Blinded by Science: Increasing Ethanol Tolerance in Yeast

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November 20, 2015 by fhsteinbart

Yeast Tolerance

Here we see the data on increasing effects of ethanol on yeast populations with concurrent increases in mutative strains.

There was a great article published by the Leuven Institute for Beer Research in Belgium. Their basic research showed that there were heterogenic populations of yeast after several generations from increasing sugar content. This parallels my own observation of increasing the sugar content in my own worts to produce  stronger beers. For example, I will typically make a run of 3,4,5, or even 6 beers, each with increasing sugar content in order to make stronger beers of a certain style. Originally I did this under the surmise of higher yeast populations being able to digest the higher sugar content worts as found in big(ger) beers. While I had no idea as to why there would be different populations after 3 or 4 brews, this article fully explains the causes and reason for the heterogenicity of yeast cultures in the medium after several generations. Mutations are a normal variant of yeast reproduction, and can be demonstrated in a home brew setting within a very short period of time. It’s interesting to point out that it’s the mutative feature of yeast that allows for this phenomena to occur, elsewise we wouldn’t be able to grow up enough ethanol tolerant yeast to make some of our favorite beer styles such as Barleywines, and Russian Imperial Stouts! Since I brew a lot of Belgian style beers, it was of necessity that I brewed this way so I could get not only the traditional level of alcohol as found in these styles of brews, but also to make them dry enough to be as drinkable as possible. This might also explain why historically we see beers increasing incrementally in intensity as the wort composition increases in gravity. One experiment I have done, and encourage everyone else to try is to make a series of beers within the same family of beers, slowly increasing the original gravity with each successive brew. Then compare these beers to one made with a sufficient quantity of active healthy yeast for fermentation to finish the beer to its terminal gravity. My results always showed that I got better results by using the aforementioned method of increasing wort gravity over a simple single brew made with adequate yeast. Apparently the mutating yeast account for the difference, and makes for a more complex, and therefore superior beer in my humble opinion. Let me know in the comments section what your results are and I’ll publish a tabulation of those results here for everyone’s benefit.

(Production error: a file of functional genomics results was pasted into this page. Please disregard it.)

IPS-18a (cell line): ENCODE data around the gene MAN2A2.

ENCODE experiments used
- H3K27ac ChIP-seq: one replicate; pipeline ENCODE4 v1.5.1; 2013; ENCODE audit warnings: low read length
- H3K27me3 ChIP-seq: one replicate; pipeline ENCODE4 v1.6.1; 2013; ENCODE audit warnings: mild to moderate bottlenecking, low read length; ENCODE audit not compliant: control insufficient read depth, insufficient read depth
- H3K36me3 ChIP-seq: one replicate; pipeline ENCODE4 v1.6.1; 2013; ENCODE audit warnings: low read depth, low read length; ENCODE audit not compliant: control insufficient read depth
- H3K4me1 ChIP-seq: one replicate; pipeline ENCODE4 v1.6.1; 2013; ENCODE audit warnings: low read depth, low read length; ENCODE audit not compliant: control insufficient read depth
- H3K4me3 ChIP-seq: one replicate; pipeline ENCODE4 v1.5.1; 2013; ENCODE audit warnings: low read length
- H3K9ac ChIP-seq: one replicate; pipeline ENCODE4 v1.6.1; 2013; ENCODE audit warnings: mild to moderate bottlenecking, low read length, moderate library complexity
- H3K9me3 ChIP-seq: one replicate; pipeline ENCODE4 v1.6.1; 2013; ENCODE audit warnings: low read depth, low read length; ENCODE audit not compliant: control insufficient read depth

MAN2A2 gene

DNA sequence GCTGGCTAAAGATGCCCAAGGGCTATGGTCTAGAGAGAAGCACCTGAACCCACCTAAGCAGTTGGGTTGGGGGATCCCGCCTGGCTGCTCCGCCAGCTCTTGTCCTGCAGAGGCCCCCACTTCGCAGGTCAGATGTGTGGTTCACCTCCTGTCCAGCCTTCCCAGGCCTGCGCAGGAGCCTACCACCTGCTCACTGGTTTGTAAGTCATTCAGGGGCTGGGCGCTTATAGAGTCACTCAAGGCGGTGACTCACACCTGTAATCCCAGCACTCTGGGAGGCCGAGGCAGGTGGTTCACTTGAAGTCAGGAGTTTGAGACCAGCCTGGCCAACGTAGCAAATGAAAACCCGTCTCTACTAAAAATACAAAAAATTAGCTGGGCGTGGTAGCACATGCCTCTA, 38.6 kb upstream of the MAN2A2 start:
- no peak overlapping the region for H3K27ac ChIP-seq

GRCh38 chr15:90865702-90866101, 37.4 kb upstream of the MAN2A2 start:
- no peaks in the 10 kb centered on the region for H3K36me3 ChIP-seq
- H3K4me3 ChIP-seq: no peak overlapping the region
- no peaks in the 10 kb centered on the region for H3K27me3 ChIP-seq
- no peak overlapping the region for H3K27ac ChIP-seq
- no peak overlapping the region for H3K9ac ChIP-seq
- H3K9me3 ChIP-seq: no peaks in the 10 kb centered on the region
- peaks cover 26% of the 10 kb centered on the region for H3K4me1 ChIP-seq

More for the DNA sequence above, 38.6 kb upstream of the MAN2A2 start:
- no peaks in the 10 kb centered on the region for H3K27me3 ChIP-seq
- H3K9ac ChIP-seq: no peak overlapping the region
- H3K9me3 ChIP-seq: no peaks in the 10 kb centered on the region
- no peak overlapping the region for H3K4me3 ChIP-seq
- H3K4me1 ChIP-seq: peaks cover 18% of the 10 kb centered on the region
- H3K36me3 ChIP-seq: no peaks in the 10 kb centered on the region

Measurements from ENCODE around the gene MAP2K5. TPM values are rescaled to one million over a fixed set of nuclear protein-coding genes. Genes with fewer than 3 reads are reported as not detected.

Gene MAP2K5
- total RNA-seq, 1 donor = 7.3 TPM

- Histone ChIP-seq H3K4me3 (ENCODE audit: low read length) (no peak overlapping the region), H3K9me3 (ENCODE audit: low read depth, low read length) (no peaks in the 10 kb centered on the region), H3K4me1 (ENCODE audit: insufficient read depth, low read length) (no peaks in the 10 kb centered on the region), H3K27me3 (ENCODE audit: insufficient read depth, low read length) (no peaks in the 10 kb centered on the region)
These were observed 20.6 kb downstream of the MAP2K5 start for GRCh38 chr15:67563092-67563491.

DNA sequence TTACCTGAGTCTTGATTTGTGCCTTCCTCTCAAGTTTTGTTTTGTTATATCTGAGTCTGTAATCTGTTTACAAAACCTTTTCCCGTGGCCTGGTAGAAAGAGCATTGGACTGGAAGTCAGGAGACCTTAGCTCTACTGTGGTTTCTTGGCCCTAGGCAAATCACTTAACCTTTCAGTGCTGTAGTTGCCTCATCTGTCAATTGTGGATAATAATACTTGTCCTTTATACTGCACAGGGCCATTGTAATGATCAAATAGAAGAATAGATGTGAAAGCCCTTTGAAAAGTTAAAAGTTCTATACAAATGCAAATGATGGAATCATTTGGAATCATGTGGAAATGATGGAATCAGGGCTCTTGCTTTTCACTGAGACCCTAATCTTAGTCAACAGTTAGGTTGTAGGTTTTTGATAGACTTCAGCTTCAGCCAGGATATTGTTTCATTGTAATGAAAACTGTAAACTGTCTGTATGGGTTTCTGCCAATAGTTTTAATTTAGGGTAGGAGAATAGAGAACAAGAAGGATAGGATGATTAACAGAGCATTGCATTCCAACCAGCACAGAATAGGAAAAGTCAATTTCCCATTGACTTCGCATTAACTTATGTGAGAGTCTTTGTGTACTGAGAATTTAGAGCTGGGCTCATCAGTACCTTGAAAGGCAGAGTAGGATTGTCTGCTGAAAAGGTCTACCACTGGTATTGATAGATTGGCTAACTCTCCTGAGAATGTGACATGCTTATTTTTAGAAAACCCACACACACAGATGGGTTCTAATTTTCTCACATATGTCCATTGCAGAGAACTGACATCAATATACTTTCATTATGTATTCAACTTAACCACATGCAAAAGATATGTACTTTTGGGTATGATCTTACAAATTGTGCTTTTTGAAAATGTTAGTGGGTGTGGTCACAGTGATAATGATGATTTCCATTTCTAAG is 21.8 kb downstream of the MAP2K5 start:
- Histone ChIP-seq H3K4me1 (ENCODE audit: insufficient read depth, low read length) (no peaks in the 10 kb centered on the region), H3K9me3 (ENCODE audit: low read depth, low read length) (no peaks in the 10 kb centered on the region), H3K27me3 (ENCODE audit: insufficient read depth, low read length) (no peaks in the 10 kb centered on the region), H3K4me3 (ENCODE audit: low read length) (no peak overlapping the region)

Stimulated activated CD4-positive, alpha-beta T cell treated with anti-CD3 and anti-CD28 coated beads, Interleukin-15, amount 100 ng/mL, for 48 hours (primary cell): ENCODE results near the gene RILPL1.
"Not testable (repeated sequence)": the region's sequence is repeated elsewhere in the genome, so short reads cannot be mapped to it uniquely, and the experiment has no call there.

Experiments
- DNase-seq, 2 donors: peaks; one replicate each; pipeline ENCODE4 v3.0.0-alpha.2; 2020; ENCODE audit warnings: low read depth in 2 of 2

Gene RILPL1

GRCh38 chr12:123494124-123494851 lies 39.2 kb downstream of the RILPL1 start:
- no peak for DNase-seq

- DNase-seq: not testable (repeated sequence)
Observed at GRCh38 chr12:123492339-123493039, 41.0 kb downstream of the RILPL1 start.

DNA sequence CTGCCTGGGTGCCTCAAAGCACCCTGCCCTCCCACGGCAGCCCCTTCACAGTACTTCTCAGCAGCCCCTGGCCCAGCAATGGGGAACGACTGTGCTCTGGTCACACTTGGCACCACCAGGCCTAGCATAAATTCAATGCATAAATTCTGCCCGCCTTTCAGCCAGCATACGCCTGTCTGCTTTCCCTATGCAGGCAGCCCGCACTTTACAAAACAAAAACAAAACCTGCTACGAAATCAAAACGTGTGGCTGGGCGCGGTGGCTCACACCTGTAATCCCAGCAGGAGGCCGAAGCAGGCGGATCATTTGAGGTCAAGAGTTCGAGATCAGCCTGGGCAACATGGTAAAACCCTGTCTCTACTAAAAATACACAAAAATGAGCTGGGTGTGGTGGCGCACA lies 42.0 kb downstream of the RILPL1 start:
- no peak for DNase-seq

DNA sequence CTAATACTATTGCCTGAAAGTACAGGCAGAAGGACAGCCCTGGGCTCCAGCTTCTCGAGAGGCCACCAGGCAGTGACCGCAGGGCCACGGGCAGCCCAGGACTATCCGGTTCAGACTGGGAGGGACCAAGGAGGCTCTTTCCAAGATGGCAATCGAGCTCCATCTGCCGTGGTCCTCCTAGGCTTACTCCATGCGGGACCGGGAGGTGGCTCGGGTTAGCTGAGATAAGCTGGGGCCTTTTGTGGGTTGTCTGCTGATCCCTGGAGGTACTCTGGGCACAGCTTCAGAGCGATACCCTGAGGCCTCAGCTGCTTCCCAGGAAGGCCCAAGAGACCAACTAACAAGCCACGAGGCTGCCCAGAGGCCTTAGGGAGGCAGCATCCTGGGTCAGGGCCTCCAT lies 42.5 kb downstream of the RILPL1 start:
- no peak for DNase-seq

Fermentation Chart

Notice the decreasing return on ethanol production with increasing sugar content in this graph. Very typical of a homofermentive population.


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